A physically challenged man has won 3.2 Million shillings in the Lotto. He repairs appliances in a roadside Kiosk in Siaya. He has six kids. Christmas isn’t going to be the same. Actually, life isn’t. There is a little fact that he participated in the draw using his wife’s phone. Who said Lady Luck isn’t a woman?
We asked Joe Black, back in Kitui’s majengo what he thinks of luck and fate and stuff.
By Joe Black, Resident Troublemaker
I am not a big believer in luck, or the universe’s benevolence. I’m not one your take-a-dip-into-the-ocean-the-tide-will-wash-you-to-a-deserted -island type of people. If you jump into the ocean, you’ll just plain old snuff it. The sea won’t be swayed by your Italian loafers, or your upcoming Dubai vacation. And if you do happen to be washed to the deserted island, you’ll most definitely not invent a boat that runs on coconut oil.
The damning truth about the universe is that it doesn’t like you.
But sometimes, as life is wont to do, I’ve had this theory challenged. Something so amazing, so out of place, so false-sounding happens and there are no other reasonable explanations. Luck, fate, will of God. Depending on how you look at it, these three surpass and overlap each other at every instance. And it all alludes to the universe’s benevolence. That there’s something out there, beyond our comprehension, running the cogs of our lives, paddling our boats and watching out for the rocks – a lighthouse, a guide, God.
Let me get to my point before you start thinking I’m some deep, philosophical chap who says stuff like ‘ it’s an old car born new’ who, to ward western influence, puts on akala and designs his own clothes that mostly look like dresses, spotted African print sacks. I’ll be twenty soon- 5’9, goatee, responsibility, confusion and then some more. It’s a bumpy transition. I see it well with my friends, especially ones I went to school with. Most are now in campus and whenever I bump into one of them, in their khakis and long sleeved shirts, they always start most of the sentences with ‘life in campo is…” and their stories are about this weekend plan they have with their new campo chicks and friends you’d think it snows food and rains drink. It’s as if they feel your life is some dreary dark cave that must be lit by their campo anecdotes. And woe unto you if you don’t know what they mean by 1.2 because 1.2 can’t be just any other number, it can’t be a reading of the Richter scale, it can’t be Germany’s fertility rate, or what’s left of the Eurobond. It has to be the first year, second semester.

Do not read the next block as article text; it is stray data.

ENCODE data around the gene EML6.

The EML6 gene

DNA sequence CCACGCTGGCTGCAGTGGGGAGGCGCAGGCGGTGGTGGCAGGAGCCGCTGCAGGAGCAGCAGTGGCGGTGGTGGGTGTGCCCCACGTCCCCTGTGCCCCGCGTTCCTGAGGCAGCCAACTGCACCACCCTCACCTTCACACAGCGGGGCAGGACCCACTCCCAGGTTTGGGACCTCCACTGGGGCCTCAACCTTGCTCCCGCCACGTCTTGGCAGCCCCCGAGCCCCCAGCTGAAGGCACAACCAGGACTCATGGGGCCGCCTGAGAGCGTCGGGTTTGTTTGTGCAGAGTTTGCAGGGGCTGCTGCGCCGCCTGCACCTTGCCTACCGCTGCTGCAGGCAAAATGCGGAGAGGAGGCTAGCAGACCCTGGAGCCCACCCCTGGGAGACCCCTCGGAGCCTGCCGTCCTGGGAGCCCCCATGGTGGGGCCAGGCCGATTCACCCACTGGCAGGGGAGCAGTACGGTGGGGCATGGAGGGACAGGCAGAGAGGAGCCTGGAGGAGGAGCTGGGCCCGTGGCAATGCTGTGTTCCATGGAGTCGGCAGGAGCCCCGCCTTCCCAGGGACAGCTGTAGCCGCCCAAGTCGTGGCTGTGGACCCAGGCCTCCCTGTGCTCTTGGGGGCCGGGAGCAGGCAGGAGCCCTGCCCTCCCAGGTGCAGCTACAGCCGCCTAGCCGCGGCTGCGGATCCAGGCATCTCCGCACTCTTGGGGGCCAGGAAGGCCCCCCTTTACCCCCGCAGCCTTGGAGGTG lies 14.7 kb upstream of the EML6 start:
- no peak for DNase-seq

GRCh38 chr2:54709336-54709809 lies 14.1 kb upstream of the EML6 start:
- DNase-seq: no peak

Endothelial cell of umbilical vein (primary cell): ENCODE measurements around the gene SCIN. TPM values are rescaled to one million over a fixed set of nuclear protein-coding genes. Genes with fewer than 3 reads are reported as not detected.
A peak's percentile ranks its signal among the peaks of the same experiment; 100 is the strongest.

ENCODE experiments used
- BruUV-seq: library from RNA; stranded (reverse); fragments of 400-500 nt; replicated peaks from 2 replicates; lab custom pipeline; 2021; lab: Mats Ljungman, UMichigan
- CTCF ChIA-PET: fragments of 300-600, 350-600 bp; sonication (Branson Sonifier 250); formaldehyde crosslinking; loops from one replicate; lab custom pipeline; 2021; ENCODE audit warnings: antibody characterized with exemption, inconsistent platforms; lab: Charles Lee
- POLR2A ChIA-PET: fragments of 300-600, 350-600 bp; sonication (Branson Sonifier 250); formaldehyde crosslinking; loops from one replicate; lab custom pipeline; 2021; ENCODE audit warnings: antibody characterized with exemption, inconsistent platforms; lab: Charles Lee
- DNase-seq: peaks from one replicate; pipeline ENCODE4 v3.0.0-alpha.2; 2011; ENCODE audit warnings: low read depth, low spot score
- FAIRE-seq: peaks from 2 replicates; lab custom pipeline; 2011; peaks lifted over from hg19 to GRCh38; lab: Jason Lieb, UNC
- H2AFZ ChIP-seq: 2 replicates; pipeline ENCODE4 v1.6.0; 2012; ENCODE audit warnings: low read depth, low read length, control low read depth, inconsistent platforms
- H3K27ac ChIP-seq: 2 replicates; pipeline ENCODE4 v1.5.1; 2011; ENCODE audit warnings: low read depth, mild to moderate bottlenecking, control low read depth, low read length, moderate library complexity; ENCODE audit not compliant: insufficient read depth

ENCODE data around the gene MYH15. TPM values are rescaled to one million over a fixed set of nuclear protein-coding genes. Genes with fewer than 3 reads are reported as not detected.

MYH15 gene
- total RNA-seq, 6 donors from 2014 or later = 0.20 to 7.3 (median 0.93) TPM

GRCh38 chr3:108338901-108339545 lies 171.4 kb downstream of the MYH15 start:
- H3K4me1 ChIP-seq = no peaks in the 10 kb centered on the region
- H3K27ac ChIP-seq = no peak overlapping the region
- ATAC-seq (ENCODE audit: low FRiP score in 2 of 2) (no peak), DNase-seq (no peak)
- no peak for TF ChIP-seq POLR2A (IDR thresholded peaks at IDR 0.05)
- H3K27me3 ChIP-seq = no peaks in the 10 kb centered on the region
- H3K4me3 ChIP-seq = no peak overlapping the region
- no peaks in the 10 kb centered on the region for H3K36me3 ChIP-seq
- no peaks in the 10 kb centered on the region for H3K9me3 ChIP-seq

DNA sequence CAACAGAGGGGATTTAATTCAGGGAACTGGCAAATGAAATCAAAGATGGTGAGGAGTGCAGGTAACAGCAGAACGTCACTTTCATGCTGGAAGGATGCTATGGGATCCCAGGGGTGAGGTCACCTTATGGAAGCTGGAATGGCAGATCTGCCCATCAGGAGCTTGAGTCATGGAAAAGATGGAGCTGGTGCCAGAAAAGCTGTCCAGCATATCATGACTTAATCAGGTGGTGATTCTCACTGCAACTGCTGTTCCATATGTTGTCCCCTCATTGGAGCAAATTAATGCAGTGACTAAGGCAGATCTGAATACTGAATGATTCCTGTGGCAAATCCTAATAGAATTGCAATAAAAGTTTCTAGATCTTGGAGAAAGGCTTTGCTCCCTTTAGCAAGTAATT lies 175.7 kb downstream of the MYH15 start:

The story of Cleopas Were is one such instance. When you undergo such a radical paradigm shift you disbelieve all the tenets you once held on. Mr Were’s biography is, well, brief. A family man from Siaya in his late forties, working from a stall where he fixes broken appliances, disabled, living with six children. Here is the clincher: he’s Lotto’s biggest winner, having recently won; wait for it, a whooping 3.2 million so that radically changes the dynamics because no millionaire’s biography falls under brief is there?
I don’t know about you, don’t if you handle mega accounts bursting at the seams and thus 3.2 milli to you is pocket change. With 3.2 milli, I’d make a carpet entirely out of currency For shits and giggles, I’ll even officially change my name to Jose Negron so as to give the eye to the idiots who’ll wonder why on both hell and earth I have a Spanish name and an earthenware complexion; wouldn’t it make sense to abide by Tom Osanjo’s suggestion- Joe Ratieng?
Admittedly, I’ve been thinking a lot about Cleo. I mean, what are the odds? Did the rules of luck bend a little toward him because, I mean, many of these lotteries are won by people who are not in dire need of cash, people to whom it be of a gift and will most likely be splurged on superficial, nouveau riche needs like Russian strippers, or the SGR.
I’ve been thinking what he will do with the money. I’m still thinking about it.
Here is how to get involved with the Lotto. I’m told there is a 100 million Jackpot this Wednesday.
To Play via MPESA
Choose the Lipa na M-PESA option from the MPESA menu and send at least KSh 50 to PayBill Business Number 777000, with account number SHINDA to receive your lucky numbers.
To play ONLINE
Go to www.mylotto.co.ke/shinda register and pick you numbers